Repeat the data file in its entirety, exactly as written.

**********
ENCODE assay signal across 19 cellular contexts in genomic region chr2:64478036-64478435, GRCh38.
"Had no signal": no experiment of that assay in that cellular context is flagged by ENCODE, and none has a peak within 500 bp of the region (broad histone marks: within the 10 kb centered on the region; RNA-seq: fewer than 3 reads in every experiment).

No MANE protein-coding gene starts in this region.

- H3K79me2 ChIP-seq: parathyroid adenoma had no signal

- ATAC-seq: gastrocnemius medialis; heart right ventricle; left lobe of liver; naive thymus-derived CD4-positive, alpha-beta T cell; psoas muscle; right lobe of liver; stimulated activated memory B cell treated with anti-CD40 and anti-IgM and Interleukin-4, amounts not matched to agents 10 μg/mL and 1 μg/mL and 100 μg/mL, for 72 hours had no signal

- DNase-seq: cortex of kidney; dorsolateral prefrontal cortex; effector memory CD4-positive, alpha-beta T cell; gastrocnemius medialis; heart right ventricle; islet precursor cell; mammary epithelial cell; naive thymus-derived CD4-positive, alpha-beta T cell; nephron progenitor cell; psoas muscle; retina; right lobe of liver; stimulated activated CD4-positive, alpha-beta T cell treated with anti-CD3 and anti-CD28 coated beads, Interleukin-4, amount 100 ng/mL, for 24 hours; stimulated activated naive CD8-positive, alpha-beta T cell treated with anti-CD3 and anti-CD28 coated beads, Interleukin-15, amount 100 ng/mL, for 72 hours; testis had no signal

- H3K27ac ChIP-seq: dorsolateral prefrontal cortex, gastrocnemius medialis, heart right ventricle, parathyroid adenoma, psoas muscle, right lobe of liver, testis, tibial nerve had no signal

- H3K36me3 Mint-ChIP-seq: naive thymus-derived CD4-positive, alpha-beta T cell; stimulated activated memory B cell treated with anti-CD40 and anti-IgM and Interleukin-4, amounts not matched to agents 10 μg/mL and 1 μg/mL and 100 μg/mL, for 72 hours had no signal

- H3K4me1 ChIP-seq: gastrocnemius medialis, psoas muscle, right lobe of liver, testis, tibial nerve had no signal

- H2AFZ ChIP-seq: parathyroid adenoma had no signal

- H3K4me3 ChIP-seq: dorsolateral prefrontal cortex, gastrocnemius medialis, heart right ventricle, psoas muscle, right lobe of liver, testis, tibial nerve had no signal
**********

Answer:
ENCODE assay signal across 19 cellular contexts in genomic region chr2:64478036-64478435, GRCh38.
"Had no signal": no experiment of that assay in that cellular context is flagged by ENCODE, and none has a peak within 500 bp of the region (broad histone marks: within the 10 kb centered on the region; RNA-seq: fewer than 3 reads in every experiment).

No MANE protein-coding gene starts in this region.

- H3K79me2 ChIP-seq: parathyroid adenoma had no signal

- ATAC-seq: gastrocnemius medialis; heart right ventricle; left lobe of liver; naive thymus-derived CD4-positive, alpha-beta T cell; psoas muscle; right lobe of liver; stimulated activated memory B cell treated with anti-CD40 and anti-IgM and Interleukin-4, amounts not matched to agents 10 μg/mL and 1 μg/mL and 100 μg/mL, for 72 hours had no signal

- DNase-seq: cortex of kidney; dorsolateral prefrontal cortex; effector memory CD4-positive, alpha-beta T cell; gastrocnemius medialis; heart right ventricle; islet precursor cell; mammary epithelial cell; naive thymus-derived CD4-positive, alpha-beta T cell; nephron progenitor cell; psoas muscle; retina; right lobe of liver; stimulated activated CD4-positive, alpha-beta T cell treated with anti-CD3 and anti-CD28 coated beads, Interleukin-4, amount 100 ng/mL, for 24 hours; stimulated activated naive CD8-positive, alpha-beta T cell treated with anti-CD3 and anti-CD28 coated beads, Interleukin-15, amount 100 ng/mL, for 72 hours; testis had no signal

- H3K27ac ChIP-seq: dorsolateral prefrontal cortex, gastrocnemius medialis, heart right ventricle, parathyroid adenoma, psoas muscle, right lobe of liver, testis, tibial nerve had no signal

- H3K36me3 Mint-ChIP-seq: naive thymus-derived CD4-positive, alpha-beta T cell; stimulated activated memory B cell treated with anti-CD40 and anti-IgM and Interleukin-4, amounts not matched to agents 10 μg/mL and 1 μg/mL and 100 μg/mL, for 72 hours had no signal

- H3K4me1 ChIP-seq: gastrocnemius medialis, psoas muscle, right lobe of liver, testis, tibial nerve had no signal

- H2AFZ ChIP-seq: parathyroid adenoma had no signal

- H3K4me3 ChIP-seq: dorsolateral prefrontal cortex, gastrocnemius medialis, heart right ventricle, psoas muscle, right lobe of liver, testis, tibial nerve had no signal